But every call for a more cautious and responsible foreign policy has been ignored by the White House, which relies on a cadre of Establishment figures to shape its narrative. Dismissing all the negative history as "defeatist," many of the same people who have been consistently wrong since 2001 continue to dominate in the media and are now itching for a go at Iran.
Last week’s Daily Star of Lebanon featured a 2013 retrospective by Washington Post associate editor David Ignatius which basically served as a call for business as usual, an appeal for the United States to continue to assert its leadership role. Ignatius cites perceptions of "the nation’s declining global power" before asserting that such "relentless pessimism is destructive and…inaccurate…America is generally at peace and…wildly prosperous." To make his case that perseverance pays he cites the Second World War, in which numerous disastrous mistakes killing many thousands of soldiers were redeemed by "sheer momentum and force of will." Ignatius concludes that "the only unforgivable mistake is to despair and give up."
It’s hard to know where to begin when confronted by grand delusion. Mistakes that killed thousands of soldiers unnecessarily being accepted because the "good guys" won in the end in a war that demonstrated national resolve even though it might possibly have been avoided might be a small price to pay in cosmic terms except for the families of those who died. And there is an enormous qualitative difference between the sacrifices made in the Second World War, when America was attacked by a powerful enemy, and the recent wars of choice where the US was not in any way threatened. Ignatius’s exhortation for Americans to "man up" is particularly hollow given his insider status and his history of persistent support for twelve years of foreign policy failure, a process that has killed more than 7,000 American soldiers and hundreds of thousands of foreigners while costing some trillions of dollars. That America is "generally at peace" really depends on where you look and who is doing the looking.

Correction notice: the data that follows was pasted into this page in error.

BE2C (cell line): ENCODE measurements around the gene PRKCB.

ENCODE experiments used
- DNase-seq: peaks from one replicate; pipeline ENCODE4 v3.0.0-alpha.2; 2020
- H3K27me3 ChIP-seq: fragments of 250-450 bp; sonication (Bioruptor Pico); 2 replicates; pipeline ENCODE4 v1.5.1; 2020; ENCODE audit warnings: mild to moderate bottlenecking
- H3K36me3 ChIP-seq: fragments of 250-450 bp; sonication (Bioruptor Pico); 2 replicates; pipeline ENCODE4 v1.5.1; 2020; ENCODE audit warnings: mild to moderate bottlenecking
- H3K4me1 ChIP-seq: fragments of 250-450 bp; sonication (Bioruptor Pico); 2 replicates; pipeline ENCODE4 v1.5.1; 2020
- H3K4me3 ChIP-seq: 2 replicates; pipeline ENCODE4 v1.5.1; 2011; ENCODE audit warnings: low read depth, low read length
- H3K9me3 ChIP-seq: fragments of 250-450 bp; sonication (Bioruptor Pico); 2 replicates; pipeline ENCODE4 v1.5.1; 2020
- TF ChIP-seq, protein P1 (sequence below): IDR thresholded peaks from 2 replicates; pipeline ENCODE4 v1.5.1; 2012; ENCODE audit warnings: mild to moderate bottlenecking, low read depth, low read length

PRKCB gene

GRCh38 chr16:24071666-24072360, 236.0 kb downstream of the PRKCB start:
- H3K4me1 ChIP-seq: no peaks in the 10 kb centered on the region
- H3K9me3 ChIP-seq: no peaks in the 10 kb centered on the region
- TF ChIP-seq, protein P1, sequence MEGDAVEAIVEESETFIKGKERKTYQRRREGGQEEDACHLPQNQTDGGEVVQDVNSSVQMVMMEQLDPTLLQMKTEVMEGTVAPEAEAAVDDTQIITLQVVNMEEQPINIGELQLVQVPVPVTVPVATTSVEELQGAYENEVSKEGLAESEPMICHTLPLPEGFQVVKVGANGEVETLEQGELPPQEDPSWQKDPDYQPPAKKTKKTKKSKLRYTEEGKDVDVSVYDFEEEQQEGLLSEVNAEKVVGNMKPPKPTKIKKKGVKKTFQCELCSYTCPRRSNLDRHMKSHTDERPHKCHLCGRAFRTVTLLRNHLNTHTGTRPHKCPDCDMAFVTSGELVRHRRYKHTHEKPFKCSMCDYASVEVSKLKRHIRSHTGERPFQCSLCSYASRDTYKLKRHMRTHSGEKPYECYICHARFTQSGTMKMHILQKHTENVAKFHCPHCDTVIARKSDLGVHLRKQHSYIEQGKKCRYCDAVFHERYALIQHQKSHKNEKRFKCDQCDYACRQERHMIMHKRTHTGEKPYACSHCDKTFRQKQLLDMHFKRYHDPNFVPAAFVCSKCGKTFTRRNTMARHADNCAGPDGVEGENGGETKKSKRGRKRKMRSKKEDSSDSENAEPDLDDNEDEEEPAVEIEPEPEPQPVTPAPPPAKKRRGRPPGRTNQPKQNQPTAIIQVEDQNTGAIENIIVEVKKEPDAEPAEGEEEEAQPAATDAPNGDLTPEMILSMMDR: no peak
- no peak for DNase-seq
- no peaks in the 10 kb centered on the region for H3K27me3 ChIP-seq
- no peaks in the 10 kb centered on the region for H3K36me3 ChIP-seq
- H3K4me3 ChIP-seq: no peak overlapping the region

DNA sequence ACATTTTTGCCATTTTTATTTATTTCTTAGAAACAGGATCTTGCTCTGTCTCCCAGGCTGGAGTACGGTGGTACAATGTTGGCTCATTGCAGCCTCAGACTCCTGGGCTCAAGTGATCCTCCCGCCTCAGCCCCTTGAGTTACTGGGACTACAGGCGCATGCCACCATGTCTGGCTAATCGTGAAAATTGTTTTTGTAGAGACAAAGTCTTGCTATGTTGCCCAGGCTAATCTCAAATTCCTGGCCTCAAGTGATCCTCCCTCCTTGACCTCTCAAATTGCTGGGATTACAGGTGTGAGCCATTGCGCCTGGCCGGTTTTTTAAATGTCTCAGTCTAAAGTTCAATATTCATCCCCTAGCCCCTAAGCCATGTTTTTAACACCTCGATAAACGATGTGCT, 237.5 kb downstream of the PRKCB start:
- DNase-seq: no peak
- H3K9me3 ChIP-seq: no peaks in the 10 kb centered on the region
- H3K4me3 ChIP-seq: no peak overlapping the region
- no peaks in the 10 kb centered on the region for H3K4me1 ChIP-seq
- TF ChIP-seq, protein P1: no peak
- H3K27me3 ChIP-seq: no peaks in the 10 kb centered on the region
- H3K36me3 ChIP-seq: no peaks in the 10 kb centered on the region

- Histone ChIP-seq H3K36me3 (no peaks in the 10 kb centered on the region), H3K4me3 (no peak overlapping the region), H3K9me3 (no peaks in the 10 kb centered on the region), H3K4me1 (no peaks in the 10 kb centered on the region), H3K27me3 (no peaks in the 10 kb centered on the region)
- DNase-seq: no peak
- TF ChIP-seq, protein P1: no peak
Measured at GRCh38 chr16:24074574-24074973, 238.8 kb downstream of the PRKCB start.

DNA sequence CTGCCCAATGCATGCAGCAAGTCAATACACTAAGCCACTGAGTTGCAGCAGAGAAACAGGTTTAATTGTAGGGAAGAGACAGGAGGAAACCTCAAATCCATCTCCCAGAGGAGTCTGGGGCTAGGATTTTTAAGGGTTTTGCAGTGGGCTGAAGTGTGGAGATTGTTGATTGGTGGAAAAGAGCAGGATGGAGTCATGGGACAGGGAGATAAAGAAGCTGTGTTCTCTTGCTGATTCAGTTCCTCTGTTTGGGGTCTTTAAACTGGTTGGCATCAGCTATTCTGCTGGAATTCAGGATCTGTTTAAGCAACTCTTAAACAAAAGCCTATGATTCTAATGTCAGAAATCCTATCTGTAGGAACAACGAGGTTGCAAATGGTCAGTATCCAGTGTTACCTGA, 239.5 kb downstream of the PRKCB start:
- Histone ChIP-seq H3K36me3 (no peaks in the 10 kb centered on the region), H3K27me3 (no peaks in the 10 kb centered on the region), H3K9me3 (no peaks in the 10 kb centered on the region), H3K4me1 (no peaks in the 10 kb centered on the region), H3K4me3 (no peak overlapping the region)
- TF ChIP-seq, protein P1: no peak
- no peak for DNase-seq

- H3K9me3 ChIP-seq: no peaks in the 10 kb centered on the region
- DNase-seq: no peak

And I am probably safe in guessing that Ignatius has no actual horse in the race since I would doubt that he has a family member in uniform who might be killed by continuing to do what we have been doing. Nor did he ever serve in the military himself, having gone straight from prep school to Harvard in an all too familiar pattern for the architects of America’s recent foreign policy disasters. Nor will Ignatius ever conceivably find himself out of work, lacking health insurance, or even paying more taxes to support his wars in the "wildly prosperous" America that he presumably sees outside his window in Washington’s Cleveland Park. Continuing policies that have flat out proven to be wrong is not a sign of strength, it is a sign of stupidity. Asserting leadership by sending in the Marines or launching cruise missiles is not leadership it is a failure of leadership.
To point out all of the above does not necessarily mean that we critics have been so smart and that the people who sit in the White House or the editorial rooms at major newspapers are so stupid, because it is not really as simple as all that. It should have been self-evident that when you tip over the dominoes in one place they wind up landing somewhere else, and that is the connection that both Ignatius and the White House fail to make because their short term objectives trump any possible long term strategy. They are engaged mostly in perception management and in parsing a situation for its impact on the next election, so policies tend to limp along with a pause every two years. Their hubris also prevents them from understanding that dramatically changing course does not necessarily signify defeat and can actually alter the dynamic in a positive way. Abandoning saber rattling against Iran, pressing seriously for a peace deal in Syria, and delivering justice for the Palestinians will largely drain the swamp that has fed the contemporary terrorism crisis. Barring that, the status quo will inevitably produce more and more jihadi warriors because young Muslims will see complete rejection of western values and the taking up of arms as the only course left to them that might conceivably bring about change.